Yemen’s Houthi rebels seized weapons belonging to the U.S. Embassy at the Sanaa Airport on Tuesday night, according to preliminary reports. They also wouldn’t allow U.S. Marines to leave with their weapons.
According to the Wall Street Journal, Yemeni employees at the U.S. Embassy in Sanaa said that embassy officials have burned thousands of documents last night inside the embassy. Weapons inside the storehouse were also destroyed.
CNN reported that the Houthis, a Shiite militant group, took U.S. Embassy vehicles.
An unnamed official told the broadcaster that the Houthis numerous took U.S. Marines’ weapons at the airport.
So what’s going to happen now? The Shiite Houthis likely will have to ally with Iran and Hezbollah.
According to the Brookings Institution, Gulf countries like Saudi Arabia “have the capital to make South Yemen survive. It could be a base for Sunni opposition to the Zaydi-dominated north. The south is also the home to much of Al Qaeda in the Arabian Peninsula (AQAP), which will fight the Saudis for control. An independent South Yemen government could invite foreign forces to help it fight AQAP and the Houthis.”
“Riyadh may simply try to boycott the Houthis. They have already suspended all aid to Sanaa. The UN will back the GCC. The GCC can finance Sunni resistance to the Zaydis. Desperately poor Yemen will face economic disaster without GCC money and remittances from Yemeni workers in the GCC states. Nonetheless, it’s likely that, at a minimum, the Saudis will flirt with supporting southern independence to try to undermine the Houthis.”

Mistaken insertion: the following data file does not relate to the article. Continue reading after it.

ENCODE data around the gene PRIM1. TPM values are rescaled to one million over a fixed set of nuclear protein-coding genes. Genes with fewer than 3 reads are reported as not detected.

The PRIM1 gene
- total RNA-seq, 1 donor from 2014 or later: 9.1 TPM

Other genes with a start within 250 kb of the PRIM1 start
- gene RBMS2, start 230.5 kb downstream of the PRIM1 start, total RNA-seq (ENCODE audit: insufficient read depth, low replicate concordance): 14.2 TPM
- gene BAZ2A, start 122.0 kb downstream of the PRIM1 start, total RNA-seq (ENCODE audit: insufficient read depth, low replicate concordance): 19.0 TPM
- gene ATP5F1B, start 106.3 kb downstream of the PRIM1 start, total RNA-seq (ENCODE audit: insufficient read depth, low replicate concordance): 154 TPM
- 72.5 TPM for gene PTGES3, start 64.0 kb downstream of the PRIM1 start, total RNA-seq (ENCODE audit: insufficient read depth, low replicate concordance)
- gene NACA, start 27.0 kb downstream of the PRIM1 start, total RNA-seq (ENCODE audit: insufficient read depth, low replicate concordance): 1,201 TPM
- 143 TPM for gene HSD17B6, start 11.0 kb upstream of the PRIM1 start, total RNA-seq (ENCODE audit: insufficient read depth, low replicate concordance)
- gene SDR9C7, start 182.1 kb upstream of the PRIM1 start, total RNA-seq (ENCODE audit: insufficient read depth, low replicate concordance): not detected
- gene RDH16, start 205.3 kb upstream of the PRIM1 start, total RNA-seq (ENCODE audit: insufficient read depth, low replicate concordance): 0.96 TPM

It comes as the United States, Britain and France said Wednesday they were closing their embassies in Yemen amid the turmoil in the wake of the Shiite rebels’ takeover of the country.
The closures — almost four years to the date since the start of an Arab Spring uprising that ousted Yemen’s longtime autocratic ruler — were an ominous sign for the faltering, U.N.-brokered negotiations between the Houthi rebels and their political rivals, They also threatened to plunge this impoverished Arabian Peninsula country further into international isolation.
Yemen has been in crisis for months, with the Iran-linked Houthis besieging the capital, Sanaa, and then taking control. In January, the rebels put U.S.-backed President Abed Rabbo Mansour Hadi and all his Cabinet ministers under house arrest, leading to their resignations. Subsequently, the Houthis — who are followers of the Shiite Zaydi sect in the Sunni-majority Yemen — dissolved parliament and declared they were taking over the government.
On Tuesday, the State Department announced it suspended operations at the U.S. Embassy in Sanaa and relocated remaining diplomatic personnel “due to the ongoing political instability and the uncertain security situation.” The embassy had been operating with only a skeleton staff for some weeks amid deteriorating conditions.
The Associated Press contributed to this report.